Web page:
Mark, Gloria, Mossaab Bagdouri, Leysia Palen, James H. Martin, Ban Al-Ani, Ken Anderson (2012). Blogs as a Collective War Diary. 2012 ACM Conference on Computer Supported Cooperative Work, Bellevue, WA.
Sarcevic, Aleskandra, Leysia Palen, Joanne White, Mossaab Bagdouri, Kate Starbird, Kenneth M. Anderson, (2012). “Beacons of Hope” in Decentralized Coordination: Learning from On-the-Ground Medical Twitterers During the 2010 Haiti Earthquake 2012 ACM Conference on Computer Supported Cooperative Work, Bellevue, WA.
Starbird, Kate and Leysia Palen. “Voluntweeters:” Self-Organizing by Digital Volunteers in Times of Crisis. In the ACM 2011 Conference on Computer Human Interaction (CHI 2011), Vancouver, BC, Canada, long paper, pp. TBA.
This empirical study of “digital volunteers” in the aftermath of the January 12, 2010 Haiti earthquake describes their behaviors and mechanisms of self-organizing in the information space of a microblogging environment, where collaborators were newly found and distributed across continents. The paper explores the motivations, resources, activities and products of digital volunteers. It describes how seemingly small features of the technical environment offered structure for self-organizing, while considering how the social-technical milieu enabled individual capacities and collective action. Using social theory about selforganizing, the research offers insight about features of coordination within a setting of massive interaction.
Corvey, W. J., Vieweg, S., Rood, T. and Palmer, M. (2010). Twitter in Mass Emergency: What NLP Techniques can Contribute. In Proceedings of the NAACL HLT 2010 Workshop on Computational Linguistics in a World of Social Media (Los Angeles, California, June 2010), 23–24.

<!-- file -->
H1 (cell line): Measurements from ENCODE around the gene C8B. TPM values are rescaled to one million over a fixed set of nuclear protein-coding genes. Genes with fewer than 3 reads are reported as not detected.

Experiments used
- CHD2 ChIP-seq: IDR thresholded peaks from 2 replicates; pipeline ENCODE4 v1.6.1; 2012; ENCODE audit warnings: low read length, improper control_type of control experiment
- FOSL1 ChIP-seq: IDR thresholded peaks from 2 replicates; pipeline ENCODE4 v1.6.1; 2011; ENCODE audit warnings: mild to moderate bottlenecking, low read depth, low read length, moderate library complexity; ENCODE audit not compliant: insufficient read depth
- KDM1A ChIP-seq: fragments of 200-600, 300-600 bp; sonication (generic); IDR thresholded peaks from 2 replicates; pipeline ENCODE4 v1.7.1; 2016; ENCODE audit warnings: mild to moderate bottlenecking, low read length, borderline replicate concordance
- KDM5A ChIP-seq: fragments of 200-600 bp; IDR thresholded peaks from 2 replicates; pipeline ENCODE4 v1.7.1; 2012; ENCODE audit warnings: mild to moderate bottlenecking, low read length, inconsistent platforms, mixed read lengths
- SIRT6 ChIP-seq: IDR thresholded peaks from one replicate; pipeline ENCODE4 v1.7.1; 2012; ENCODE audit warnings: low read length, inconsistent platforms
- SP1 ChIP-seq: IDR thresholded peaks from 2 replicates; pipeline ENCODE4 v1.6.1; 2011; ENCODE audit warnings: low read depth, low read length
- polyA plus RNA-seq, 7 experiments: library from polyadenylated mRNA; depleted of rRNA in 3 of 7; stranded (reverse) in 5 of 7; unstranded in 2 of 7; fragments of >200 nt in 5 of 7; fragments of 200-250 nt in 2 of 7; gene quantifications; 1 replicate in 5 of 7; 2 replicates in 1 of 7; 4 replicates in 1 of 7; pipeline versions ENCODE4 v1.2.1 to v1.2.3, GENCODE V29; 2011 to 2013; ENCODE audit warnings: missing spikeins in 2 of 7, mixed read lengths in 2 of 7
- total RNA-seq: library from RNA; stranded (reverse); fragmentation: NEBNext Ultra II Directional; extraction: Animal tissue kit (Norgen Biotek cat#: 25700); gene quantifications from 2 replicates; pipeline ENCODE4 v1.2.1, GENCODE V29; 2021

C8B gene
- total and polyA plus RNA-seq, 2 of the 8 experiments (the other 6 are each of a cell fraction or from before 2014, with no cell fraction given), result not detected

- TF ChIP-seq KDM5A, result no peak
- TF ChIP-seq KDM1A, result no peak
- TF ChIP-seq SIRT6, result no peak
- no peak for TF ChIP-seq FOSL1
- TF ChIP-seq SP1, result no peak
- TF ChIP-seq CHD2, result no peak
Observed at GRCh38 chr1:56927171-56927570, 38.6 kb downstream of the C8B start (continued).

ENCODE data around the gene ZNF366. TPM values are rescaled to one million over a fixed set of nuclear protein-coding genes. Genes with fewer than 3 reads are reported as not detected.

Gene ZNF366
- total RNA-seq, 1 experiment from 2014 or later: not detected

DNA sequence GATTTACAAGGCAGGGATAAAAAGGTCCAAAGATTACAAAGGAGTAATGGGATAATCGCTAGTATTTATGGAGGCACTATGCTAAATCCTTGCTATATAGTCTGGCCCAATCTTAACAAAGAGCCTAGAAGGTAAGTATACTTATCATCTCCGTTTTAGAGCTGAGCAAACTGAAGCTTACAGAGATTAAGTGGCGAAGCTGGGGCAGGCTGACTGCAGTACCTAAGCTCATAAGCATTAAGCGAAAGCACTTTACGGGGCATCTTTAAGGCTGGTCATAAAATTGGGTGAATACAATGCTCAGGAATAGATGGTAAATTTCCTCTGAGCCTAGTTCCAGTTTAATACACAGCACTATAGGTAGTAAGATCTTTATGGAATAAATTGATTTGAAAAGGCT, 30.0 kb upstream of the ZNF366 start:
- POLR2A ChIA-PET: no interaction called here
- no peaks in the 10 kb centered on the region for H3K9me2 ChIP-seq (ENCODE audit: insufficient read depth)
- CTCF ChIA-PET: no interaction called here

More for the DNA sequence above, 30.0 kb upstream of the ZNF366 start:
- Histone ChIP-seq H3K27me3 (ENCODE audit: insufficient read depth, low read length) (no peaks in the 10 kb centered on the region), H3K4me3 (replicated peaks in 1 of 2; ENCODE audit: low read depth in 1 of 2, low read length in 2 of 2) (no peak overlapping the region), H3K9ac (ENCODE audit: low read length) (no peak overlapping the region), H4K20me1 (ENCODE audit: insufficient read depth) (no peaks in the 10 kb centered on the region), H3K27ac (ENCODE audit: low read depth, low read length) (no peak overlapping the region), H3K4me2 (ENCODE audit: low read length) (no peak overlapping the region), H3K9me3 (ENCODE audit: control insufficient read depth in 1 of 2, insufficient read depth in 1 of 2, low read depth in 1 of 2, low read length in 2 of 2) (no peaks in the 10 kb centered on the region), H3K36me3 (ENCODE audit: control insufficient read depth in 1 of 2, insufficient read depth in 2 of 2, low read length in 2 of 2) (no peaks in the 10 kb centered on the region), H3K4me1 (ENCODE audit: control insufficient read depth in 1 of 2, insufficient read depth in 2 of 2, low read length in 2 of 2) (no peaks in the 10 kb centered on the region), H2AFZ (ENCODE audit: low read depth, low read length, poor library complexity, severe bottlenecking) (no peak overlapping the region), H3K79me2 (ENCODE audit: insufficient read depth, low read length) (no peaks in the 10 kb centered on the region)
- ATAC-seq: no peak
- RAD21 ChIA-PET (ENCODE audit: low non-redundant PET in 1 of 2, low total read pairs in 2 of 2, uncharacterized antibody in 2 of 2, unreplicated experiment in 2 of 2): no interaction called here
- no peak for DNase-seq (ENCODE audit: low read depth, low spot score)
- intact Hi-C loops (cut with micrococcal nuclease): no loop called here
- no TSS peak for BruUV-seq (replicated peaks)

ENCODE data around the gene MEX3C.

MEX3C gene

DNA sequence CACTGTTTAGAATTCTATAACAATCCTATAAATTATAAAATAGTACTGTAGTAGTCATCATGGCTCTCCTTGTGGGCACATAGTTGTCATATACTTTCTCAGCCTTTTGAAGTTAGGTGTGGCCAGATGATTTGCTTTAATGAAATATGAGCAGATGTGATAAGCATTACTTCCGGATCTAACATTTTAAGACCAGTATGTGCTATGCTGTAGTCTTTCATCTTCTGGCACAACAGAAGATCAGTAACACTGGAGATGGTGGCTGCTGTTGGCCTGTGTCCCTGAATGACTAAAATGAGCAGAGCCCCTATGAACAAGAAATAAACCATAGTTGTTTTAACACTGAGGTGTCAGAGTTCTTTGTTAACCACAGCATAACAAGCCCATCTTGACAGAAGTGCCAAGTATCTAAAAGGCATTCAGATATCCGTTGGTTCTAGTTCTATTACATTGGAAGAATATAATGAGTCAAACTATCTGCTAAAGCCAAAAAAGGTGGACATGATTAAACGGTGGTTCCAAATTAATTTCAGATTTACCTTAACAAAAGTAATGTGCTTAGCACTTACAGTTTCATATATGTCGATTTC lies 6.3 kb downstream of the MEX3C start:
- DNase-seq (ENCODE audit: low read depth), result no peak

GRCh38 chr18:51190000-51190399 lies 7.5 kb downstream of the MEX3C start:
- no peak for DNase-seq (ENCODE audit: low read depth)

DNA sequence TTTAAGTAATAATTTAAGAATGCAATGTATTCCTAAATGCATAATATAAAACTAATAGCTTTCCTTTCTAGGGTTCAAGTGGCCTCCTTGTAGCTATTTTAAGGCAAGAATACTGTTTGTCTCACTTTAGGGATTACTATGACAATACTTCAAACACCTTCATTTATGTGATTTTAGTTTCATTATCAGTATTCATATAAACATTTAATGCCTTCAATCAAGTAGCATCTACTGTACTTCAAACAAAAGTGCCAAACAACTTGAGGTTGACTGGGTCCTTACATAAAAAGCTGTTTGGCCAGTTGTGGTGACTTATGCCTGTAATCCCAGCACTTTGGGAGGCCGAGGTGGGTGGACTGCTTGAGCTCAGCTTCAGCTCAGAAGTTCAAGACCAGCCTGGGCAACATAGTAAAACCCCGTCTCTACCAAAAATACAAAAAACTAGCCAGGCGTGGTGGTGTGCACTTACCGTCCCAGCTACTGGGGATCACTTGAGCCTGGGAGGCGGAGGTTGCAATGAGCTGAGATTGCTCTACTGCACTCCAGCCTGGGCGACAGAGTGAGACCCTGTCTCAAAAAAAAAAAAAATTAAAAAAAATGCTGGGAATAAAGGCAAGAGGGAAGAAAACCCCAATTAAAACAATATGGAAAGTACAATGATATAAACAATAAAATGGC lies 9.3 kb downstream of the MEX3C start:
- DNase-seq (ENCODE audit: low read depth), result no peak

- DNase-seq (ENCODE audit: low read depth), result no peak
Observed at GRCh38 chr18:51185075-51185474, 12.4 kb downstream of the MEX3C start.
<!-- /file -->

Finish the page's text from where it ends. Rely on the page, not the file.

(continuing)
We detail methods for entity span identification and entity class annotation of Twitter communications that take place during times of mass emergency. We present our motivation, method and preliminary results.
Liu, S. B. and Ayala Iacucci, A. (2010). Crisis Map Mashups in a Participatory Age. American Congress on Surveying and Mapping (ACSM) Bulletin, June 2010, pp. 10-14.
Liu, S. B., Anahi Ayala Iacucci and Patrick Meier. (2010). Ushahidi Haiti and Chile: Next Generation Crisis Mapping. American Congress on Surveying and Mapping (ACSM) Bulletin, August Issue, pp. 10-13.
Liu, S. B. and Palen, L. (2010). The New Cartographers: Crisis Map Mashups and the Emergence of Neogeographic Practice. Cartography and Geographic Information Science (CaGIS) Journal Special Issue on Mapping Hazards and Disasters, Volume 37, Number 1, pp. 69-90.
Crisis situations are ripe for expansion of the neogeographer population and skill set. We qualitatively examine the design and creation of crisis map mashups to describe emergent neogeographic practices in this particular domain. We analyze the circumstances that led to their creation, data selection, and design choices vis-à-vis spatial and temporal information representation. We then discuss the implications of emergent neogeographic practice based on two case examples, which illustrate the merging of professional and participatory geotechnologies, and the opportunity a blending of the two provides for widespread cartographic literacy.
Palen, L., Starbird, K., Vieweg, S. and Hughes, A. (2010). Twitter-based information distribution during the 2009 Red River Valley flood threat. Bulletin of the American Society for Information Science and Technology, American Society for Information Science and Technology, Volume 36, Issue 5, (June/July 2010), pp. 13-17
Starbird, K., Palen, L., Hughes, A. L., and Vieweg, S. (2010). Chatter on the Red: What hazards threat reveals about the social life of microblogged information. In Proceedings of the 2010 ACM Conference on Computer Supported Cooperative Work (Savannah, Georgia, USA, February 06 – 10, 2010). CSCW 2010. ACM, New York, NY, 241-250. Nominated for “Best of CSCW.”